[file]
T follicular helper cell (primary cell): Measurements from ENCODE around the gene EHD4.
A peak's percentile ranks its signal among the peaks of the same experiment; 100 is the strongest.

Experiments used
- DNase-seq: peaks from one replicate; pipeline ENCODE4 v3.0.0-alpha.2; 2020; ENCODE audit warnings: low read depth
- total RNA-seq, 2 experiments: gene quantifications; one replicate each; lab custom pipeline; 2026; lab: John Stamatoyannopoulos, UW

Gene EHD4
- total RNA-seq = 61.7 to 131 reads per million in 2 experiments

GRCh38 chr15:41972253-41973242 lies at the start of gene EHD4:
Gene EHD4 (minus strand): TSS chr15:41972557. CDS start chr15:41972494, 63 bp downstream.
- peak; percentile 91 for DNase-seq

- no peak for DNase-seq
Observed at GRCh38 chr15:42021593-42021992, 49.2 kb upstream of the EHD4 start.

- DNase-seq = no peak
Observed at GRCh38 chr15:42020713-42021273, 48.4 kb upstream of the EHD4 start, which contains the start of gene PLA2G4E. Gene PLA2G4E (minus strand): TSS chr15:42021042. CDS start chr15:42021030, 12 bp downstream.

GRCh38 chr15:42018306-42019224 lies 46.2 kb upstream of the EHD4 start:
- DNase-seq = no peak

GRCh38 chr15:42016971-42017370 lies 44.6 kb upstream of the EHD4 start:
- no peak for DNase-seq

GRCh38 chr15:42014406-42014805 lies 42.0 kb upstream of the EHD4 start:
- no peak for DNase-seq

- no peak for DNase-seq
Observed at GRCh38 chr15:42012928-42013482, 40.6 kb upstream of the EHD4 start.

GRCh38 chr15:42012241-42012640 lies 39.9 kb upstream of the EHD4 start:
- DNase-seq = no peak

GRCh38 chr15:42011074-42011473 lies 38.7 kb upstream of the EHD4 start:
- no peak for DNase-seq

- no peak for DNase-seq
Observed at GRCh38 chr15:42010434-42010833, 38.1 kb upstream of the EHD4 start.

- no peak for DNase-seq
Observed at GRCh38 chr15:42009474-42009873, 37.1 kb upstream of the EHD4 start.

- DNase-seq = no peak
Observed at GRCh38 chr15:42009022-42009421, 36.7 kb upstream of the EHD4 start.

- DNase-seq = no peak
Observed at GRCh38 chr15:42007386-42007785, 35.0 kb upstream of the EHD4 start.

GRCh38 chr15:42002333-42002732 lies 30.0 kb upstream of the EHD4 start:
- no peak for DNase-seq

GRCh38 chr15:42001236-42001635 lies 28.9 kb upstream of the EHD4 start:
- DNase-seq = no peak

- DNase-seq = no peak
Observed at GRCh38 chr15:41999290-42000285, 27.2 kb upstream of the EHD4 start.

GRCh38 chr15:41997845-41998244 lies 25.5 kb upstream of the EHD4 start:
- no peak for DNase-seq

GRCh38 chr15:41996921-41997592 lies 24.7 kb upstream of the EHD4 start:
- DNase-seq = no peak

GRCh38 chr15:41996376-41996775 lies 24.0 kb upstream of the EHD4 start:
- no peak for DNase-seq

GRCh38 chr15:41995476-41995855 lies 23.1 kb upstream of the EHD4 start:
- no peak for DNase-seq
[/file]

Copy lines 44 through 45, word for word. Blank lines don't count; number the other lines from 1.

- DNase-seq = no peak

GRCh38 chr15:41996376-41996775 lies 24.0 kb upstream of the EHD4 start: